Have you written as far as you can go and edited as much as you can? If so, a manuscript appraisal could be the next step for you. Maybe even a verbal manuscript appraisal …
As you may know, a manuscript appraisal (also known as a structural edit or substantive edit) is a big picture look at your novel. It gives you feedback on the building blocks of your story:
- plot and subplots
- character development
- scene and setting
- language (voice, rhythm and pace).
It highlights where the strengths are and where it needs work.
Manuscript appraisals are usually provided in a written report. A written appraisal is very helpful, but it can be a bit daunting, especially for writers who are new to their craft. There’s a lot of information to take in and it can be hard to know where to start. It can also be quite expensive as it’s very labour intensive for the editor.
But there is another way.
Verbal manuscript appraisal
I’ve been offering verbal appraisals for a few years now. I cover the same aspects as a written appraisal but the advantage is:
- it’s more like a workshop than a report – we discuss the feedback and you get to ask questions if something’s not clear
- it costs less.
My aim is that by the end of the session you have a clear idea of what to do to get to the next draft. I send you a recording of the session so you can go back over it as many times as you like (no furious scribbling as we go along).
To give you an idea of how they work, here’s a couple of case studies. These two writers were at very different stages of their novels.
Writer 1 – first draft still in progress
Manuscript length: 40 000 words
Help needed: where to expand
Genre: dystopian speculative fiction
This writer contacted me to ask whether it would be worthwhile getting an appraisal of her unfinished draft. She had written to the end but there wasn’t much flesh on the bones; she wanted to know where she could expand it. She wasn’t totally happy with the ending, (I only learnt this later) but she’d set it up as something to write towards. We decided on a verbal appraisal to get her back on track.
This turned out to be very valuable for her. I picked up on the things that she was uncertain about, such as the ending, and as it was a verbal appraisal, we could talk through some of her ideas and stumbling points and I could offer feedback and suggestions. We talked about character dynamics and relationships and batted around a few ideas for subplots and alternative endings. I also gave her an exercise to help her build tension and solve a timing issue in the opening.
When I emailed her a few weeks later to see how she was going, this is what she said:
I am working steadily through my ‘to do’ list at the moment, I’m currently completing the first person action journal, this is really helping me to connect with the character.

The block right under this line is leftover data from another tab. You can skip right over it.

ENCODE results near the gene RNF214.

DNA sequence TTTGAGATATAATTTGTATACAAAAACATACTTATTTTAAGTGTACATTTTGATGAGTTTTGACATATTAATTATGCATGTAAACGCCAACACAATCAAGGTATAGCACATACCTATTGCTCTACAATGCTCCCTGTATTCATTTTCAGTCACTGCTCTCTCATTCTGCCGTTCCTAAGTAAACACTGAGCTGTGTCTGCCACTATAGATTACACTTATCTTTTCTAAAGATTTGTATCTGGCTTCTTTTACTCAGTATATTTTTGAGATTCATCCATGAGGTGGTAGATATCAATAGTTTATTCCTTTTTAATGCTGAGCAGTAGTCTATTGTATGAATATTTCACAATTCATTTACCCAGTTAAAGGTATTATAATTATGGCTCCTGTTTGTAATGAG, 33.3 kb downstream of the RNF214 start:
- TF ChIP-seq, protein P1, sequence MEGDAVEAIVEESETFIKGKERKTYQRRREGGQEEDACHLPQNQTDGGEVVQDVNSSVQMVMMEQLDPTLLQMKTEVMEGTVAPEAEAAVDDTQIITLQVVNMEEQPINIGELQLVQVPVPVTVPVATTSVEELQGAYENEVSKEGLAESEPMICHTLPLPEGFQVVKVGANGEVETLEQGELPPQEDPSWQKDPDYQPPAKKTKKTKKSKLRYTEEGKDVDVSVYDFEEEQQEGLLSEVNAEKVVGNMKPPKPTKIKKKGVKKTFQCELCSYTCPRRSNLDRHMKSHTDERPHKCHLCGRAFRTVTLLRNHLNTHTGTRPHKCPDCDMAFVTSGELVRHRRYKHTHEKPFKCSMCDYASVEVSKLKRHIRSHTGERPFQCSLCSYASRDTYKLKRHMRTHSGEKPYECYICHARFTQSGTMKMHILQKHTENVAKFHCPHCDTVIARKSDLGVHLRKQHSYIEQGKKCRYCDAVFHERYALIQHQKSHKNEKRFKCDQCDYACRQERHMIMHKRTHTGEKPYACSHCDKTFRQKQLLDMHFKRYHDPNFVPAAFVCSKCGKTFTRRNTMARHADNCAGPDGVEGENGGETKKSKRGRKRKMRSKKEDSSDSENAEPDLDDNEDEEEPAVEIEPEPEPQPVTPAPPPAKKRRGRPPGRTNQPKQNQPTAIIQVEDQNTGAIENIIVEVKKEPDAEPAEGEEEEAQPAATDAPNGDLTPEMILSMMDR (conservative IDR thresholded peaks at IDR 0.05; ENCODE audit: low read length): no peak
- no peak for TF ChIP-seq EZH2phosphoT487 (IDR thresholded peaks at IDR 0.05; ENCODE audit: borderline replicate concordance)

I found the appraisal very useful. I listened back to the conversation once, making notes as I went. Then I used these to generate a rough to do list.
Writer 2 – numerous drafts
Manuscript length: 130 000 words
Help needed: where to pare back to keep the action moving
Genre: espionage thriller
This writer was at the other end of the spectrum. She’d been writing her book on and off for years and had more words than she needed. She wanted to pare it back but had worked on it so much that she’d lost sight of it and wasn’t sure what to do to get it into shape.
I suggested that we start with me appraising the first 10 000 words. This would give me a good sense of her writing and how the story was going to shape up, and would be more cost-effective than appraising the whole manuscript.
Even though I’d only read the first 10 000 words, we were still able to cover a lot of ground in the appraisal including character arc, the essential ingredients for a scene, how to build tension, and tips for self-editing.
The key thing I was able to help her with was how to step back to see the novel as a whole.
I came into the appraisal with an idea for an exercise to help her do this (a scene-by-scene chapter analysis) but first asked her what her writing process was so I could be sure the exercise would be right for her. This is one of the benefits of a verbal appraisal – I can ask questions and ensure my advice and feedback suits a writer’s process and experience. We talked through how she’d developed her story then discussed how the exercise could help. She immediately saw the value in it and agreed it could be the key to her next round of writing and editing.
By the end of the session she had a list of tasks to get her on track for the next draft and felt she had the direction she’d been lacking. Hoorah!
Here’s a snippet of her review on Google:
The video interaction was much better than previous line edits. She is very precise in her ideas, gives strategy, and frankly I feel confident going forward with my big project and plan to use her expertise for the final edits.
A verbal appraisal might not be for every writer. You may prefer to take in feedback in your own time. But if you’re comfortable with talking about your work and are looking for a cheaper option than a written appraisal, a verbal manuscript appraisal might just be the thing for you.
If you’d like to know more or would like to see if it’s right for you, get in touch.